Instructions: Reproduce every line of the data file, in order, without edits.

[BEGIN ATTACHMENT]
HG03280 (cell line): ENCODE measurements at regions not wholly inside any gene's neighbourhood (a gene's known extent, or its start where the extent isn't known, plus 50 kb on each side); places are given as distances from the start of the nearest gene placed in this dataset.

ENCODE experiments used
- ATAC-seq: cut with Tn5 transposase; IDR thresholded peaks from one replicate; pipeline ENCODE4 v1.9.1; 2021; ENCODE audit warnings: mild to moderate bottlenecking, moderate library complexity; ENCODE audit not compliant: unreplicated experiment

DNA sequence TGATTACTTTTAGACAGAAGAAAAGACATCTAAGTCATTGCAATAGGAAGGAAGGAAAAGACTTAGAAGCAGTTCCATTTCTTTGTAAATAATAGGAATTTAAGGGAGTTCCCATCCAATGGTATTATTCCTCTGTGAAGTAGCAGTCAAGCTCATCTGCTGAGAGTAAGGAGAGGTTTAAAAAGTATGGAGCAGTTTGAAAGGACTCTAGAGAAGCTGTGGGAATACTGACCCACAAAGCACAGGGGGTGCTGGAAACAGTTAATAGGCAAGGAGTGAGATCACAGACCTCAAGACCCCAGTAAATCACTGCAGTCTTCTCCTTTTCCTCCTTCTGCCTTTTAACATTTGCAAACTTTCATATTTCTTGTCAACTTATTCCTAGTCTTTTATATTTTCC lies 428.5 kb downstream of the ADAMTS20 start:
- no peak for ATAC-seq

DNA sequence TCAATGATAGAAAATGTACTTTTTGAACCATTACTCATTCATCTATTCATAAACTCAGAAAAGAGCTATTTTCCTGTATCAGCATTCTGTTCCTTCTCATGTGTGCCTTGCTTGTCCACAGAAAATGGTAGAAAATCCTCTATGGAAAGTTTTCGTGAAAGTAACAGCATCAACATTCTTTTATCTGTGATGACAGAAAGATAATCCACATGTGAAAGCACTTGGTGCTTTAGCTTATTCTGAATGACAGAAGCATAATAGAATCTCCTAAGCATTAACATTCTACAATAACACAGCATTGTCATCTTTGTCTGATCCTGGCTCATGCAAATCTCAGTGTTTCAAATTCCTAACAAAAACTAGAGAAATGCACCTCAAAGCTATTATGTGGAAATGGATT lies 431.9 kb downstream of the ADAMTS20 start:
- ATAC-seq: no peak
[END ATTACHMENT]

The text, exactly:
HG03280 (cell line): ENCODE measurements at regions not wholly inside any gene's neighbourhood (a gene's known extent, or its start where the extent isn't known, plus 50 kb on each side); places are given as distances from the start of the nearest gene placed in this dataset.

ENCODE experiments used
- ATAC-seq: cut with Tn5 transposase; IDR thresholded peaks from one replicate; pipeline ENCODE4 v1.9.1; 2021; ENCODE audit warnings: mild to moderate bottlenecking, moderate library complexity; ENCODE audit not compliant: unreplicated experiment

DNA sequence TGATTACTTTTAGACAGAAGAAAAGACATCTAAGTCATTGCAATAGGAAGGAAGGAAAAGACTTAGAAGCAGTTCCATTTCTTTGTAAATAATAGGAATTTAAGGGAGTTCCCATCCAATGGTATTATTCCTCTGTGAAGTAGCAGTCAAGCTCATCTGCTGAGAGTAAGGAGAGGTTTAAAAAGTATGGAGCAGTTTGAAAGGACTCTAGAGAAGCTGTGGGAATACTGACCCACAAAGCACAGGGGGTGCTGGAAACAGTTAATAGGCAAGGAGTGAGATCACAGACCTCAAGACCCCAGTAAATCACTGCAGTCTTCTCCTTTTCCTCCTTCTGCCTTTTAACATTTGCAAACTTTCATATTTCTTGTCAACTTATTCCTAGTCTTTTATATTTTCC lies 428.5 kb downstream of the ADAMTS20 start:
- no peak for ATAC-seq

DNA sequence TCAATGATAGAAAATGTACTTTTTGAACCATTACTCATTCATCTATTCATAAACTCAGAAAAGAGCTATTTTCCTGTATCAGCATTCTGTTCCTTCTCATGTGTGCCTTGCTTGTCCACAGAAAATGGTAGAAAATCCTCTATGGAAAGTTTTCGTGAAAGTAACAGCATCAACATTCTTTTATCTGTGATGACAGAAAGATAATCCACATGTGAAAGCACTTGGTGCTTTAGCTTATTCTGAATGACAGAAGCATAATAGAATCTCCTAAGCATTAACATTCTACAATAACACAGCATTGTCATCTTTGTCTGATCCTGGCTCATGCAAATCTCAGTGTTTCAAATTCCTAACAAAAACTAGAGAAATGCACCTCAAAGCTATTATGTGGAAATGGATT lies 431.9 kb downstream of the ADAMTS20 start:
- ATAC-seq: no peak